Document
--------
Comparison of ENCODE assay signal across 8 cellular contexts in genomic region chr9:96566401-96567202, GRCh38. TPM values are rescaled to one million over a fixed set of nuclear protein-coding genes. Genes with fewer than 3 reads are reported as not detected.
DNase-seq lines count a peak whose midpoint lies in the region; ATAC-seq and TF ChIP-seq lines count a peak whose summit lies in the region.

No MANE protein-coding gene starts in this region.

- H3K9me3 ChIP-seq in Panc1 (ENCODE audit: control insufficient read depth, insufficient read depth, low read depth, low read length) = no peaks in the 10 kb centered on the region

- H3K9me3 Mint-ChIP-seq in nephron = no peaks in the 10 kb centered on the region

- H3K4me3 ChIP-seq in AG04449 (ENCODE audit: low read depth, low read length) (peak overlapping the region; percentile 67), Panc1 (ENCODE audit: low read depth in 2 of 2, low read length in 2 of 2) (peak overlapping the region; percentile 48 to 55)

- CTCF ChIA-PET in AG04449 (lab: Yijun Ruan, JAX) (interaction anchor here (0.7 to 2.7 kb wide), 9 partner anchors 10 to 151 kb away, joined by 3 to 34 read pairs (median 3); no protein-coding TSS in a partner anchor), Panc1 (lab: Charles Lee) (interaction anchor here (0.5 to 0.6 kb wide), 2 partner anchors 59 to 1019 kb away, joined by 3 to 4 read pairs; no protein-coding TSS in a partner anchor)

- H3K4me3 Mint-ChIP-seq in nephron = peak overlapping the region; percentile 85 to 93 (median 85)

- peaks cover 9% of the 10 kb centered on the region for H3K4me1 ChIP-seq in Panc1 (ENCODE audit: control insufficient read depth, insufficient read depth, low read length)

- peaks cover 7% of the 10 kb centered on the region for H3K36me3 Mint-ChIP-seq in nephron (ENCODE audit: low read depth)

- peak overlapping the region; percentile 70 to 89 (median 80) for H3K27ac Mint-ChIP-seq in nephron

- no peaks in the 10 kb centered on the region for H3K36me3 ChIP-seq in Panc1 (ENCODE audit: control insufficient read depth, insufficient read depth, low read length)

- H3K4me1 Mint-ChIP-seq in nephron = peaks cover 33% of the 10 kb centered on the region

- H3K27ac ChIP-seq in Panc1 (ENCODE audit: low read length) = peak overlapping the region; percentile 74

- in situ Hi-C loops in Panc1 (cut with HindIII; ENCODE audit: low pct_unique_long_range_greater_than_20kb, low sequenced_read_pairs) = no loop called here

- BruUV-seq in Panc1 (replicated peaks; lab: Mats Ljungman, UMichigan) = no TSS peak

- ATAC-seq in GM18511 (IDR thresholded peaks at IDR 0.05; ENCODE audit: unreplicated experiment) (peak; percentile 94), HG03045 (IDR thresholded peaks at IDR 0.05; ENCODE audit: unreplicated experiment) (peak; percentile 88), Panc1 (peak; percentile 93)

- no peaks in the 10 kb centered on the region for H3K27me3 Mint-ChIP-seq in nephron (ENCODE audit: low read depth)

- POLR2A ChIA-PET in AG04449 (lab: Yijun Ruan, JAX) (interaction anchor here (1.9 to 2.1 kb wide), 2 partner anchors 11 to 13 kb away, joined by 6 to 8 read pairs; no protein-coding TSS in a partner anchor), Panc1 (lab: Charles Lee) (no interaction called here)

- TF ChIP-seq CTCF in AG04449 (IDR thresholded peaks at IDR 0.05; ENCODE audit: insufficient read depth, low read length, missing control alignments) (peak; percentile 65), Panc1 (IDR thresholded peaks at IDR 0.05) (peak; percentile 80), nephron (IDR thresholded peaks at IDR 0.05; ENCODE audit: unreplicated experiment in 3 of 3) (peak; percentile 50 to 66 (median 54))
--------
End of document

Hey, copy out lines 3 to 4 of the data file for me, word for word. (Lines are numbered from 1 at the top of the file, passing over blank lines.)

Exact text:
No MANE protein-coding gene starts in this region.

- H3K9me3 ChIP-seq in Panc1 (ENCODE audit: control insufficient read depth, insufficient read depth, low read depth, low read length) = no peaks in the 10 kb centered on the region